In this tech job, “the difference you make gets right to the customer”

Why e-commerce is such a rewarding area of technology

By Ian Evans - September 11, 2020
Alex Craig, VP Technology, quote
Alex Craig, a VP for Technology at Elsevier, is based in Oxford, UK.

For Alex Craig, e-commerce isn’t just about products on a web page – it’s about getting customers what they need quickly and smoothly. That’s especially essential as the pandemic hammers supply chains around the world. As Alex, a VP for Technology at Elsevier, explained:

One of the projects we’ve been working on recently has looked at our back-office fulfillment integration with Amazon, used to support direct-to-customer shipping. As you can imagine, a lot of distributors are finding the supply chain challenging due to the COVID-19 pandemic. At Elsevier, because we’re providing medical texts, reference books and so on, demand for the information we offer is extremely high. Being able to meet that demand quickly and effectively is really important.

Ordinarily, books would be processed through Amazon warehouses; now they needed to be shipped directly to the end customers from Elsevier. That small-sounding change represented a fundamental re-imagining of Elsevier’s supply-chain through Amazon.

In response, the technology teams Alex works with, based at Elsevier’s Oxford tech-hub, jumped to the challenge. Working with complex and highly integrated systems spanning everything from our warehouse and inventory management to our financial management systems and the external Amazon merchant platforms, they made the necessary changes to support this new fulfillment model in record time.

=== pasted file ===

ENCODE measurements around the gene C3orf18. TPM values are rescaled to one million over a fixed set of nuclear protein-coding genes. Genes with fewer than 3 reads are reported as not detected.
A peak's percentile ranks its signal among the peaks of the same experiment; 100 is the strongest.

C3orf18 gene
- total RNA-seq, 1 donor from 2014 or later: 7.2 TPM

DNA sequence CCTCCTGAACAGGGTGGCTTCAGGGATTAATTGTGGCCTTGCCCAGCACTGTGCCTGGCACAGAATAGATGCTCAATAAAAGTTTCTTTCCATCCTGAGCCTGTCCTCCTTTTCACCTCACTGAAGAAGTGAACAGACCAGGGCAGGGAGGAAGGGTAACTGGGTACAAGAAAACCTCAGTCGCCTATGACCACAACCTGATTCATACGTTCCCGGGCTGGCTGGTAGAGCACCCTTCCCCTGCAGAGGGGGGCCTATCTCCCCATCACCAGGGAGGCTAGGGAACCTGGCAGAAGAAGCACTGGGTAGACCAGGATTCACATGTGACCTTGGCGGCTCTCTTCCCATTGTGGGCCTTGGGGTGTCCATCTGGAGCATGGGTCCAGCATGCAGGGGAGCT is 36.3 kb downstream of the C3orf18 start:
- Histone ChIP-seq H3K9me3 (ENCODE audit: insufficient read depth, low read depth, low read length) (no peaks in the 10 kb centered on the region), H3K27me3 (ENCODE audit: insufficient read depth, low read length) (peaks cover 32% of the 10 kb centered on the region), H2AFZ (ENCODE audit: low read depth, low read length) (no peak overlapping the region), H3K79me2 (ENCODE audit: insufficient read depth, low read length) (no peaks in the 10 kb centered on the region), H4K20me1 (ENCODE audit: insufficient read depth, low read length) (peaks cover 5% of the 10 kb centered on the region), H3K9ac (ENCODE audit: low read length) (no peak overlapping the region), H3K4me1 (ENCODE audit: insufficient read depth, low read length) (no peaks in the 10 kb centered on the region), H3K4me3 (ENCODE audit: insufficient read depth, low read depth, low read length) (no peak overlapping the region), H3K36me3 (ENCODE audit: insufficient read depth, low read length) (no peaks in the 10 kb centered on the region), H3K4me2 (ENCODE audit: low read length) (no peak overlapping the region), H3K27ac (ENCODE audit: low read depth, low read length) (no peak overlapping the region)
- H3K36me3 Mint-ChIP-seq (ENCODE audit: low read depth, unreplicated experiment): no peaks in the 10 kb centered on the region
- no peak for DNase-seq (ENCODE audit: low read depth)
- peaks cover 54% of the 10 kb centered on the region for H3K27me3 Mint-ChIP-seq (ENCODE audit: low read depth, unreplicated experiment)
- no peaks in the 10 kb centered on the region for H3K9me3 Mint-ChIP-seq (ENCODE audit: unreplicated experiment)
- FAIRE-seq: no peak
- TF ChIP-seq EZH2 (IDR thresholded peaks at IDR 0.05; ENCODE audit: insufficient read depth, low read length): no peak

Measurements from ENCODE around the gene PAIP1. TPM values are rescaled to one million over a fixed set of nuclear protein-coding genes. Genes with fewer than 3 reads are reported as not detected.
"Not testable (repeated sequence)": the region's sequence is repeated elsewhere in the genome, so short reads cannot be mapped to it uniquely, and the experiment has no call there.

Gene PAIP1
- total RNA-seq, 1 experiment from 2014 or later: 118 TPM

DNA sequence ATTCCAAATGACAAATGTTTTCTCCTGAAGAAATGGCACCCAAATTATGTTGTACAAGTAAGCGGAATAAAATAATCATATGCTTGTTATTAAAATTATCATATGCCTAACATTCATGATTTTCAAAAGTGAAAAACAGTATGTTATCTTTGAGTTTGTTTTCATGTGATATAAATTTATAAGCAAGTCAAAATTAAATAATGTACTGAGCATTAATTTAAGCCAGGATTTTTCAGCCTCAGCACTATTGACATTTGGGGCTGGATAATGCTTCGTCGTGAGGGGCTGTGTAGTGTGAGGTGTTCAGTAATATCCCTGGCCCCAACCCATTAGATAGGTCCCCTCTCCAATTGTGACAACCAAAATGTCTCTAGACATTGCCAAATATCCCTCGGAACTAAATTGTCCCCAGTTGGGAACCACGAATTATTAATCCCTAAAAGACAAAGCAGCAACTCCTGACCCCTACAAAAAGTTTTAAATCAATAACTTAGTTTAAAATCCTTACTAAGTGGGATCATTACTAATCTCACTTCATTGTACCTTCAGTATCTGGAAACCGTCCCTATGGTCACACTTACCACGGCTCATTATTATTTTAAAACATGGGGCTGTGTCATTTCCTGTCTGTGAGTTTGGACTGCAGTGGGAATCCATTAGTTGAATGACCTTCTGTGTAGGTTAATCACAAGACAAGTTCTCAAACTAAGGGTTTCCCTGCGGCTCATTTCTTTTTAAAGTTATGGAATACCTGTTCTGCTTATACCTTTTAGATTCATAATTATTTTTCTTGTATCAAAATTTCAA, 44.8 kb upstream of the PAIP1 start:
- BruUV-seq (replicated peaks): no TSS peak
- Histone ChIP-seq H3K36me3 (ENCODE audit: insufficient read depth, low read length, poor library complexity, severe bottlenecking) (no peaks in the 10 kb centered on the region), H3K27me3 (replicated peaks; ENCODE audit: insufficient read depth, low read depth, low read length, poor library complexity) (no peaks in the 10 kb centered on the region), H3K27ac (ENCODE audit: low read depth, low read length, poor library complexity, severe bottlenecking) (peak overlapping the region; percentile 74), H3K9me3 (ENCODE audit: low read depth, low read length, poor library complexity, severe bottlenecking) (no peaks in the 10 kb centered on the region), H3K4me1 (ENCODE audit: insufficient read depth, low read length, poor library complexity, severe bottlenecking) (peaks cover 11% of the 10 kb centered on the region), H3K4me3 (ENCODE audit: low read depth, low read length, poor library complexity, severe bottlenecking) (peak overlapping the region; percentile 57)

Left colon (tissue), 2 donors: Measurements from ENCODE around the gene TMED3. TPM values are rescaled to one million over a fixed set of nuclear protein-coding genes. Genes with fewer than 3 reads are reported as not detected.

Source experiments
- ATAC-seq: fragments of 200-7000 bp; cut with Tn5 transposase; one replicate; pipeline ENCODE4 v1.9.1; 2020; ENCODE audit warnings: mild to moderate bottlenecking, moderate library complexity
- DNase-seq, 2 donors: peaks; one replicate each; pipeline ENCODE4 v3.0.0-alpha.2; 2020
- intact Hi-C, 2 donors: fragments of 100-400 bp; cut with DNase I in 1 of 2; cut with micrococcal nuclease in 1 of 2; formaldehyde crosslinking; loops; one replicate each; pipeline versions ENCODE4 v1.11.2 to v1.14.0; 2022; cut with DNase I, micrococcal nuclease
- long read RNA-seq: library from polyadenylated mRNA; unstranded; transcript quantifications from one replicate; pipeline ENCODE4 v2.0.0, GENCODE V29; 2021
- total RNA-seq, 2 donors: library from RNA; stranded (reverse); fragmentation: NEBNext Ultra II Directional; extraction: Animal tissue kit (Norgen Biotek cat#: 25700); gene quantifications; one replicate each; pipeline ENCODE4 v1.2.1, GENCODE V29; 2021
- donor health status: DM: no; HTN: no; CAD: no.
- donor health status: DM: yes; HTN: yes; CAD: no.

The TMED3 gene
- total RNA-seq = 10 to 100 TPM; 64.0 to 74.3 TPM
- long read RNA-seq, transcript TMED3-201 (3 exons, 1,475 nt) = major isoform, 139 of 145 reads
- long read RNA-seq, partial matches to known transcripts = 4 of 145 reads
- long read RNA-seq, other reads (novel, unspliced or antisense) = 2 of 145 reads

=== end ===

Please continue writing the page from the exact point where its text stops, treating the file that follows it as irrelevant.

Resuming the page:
Check out our tech jobs

For Alex, that fast pace and immediate impact represents one of the most satisfying elements of working in this area of tech:

One of the most interesting things about the e-commerce space is that it’s a fast-moving area of tech. There’s a lot of room for innovation. At the same time, there’s a lot of established technology and operational standards. Because of that mix, you can be very effective in an e-commerce team very quickly – it’s not this exotic area where it takes six months just to get to grips with the basics. The other point about this immediacy is that the difference you make gets to the customer really fast.

To further illustrate the point, Alex noted the work being done to migrate all Elsevier’s regional e-commerce bookstores to a brand new Adobe Magento platform enables a wealth of new features designed to make finding and buying books even easier:

It’s the kind of thing that’s especially satisfying because it’s directly measurable. You know you’ve made a difference because you can see people’s purchasing experience improving – through how fast they find what they’re looking for to the effectiveness of recommendations. Getting that immediate feedback as to whether you’ve done a good job is important. And because of the customers we serve, you know that through your work you’ve made the life of someone working at, for example, a small clinical practice that much easier.

In terms of the day-to-day satisfaction of his work, Alex noted that it’s that moment that a change goes live that he finds most rewarding. “It’s that go-live moment where you see something you or your team has created making a difference for a customer or a user,” he said.

And because of the pace of e-commerce, it’s a feeling that comes often.

It can be as simple as seeing a small code change go live that shaves milliseconds off the time to load a page in a browser; or it can be as fundamental as switching to an entirely re-engineered technology platform. But the consistent part is that moment where you see what you’ve done making a tangible difference for people in the real world.

Related stories

Kalyan Ram and Georgios Tsatsaronis main


Ian Evans
Written by

Ian Evans

Written by

Ian Evans

Ian Evans is Content Director for Global Communications at Elsevier. Previously, he was Editor-in-Chief of Elsevier’s Global Communications Newsroom. Based in Oxford, he joined Elsevier in 2011 from a small trade publisher specializing in popular science and literary fiction.

Beyond university rankings: promoting transparency and accountability
I struggled as a creative at work — then I found Elsevier


comments powered by Disqus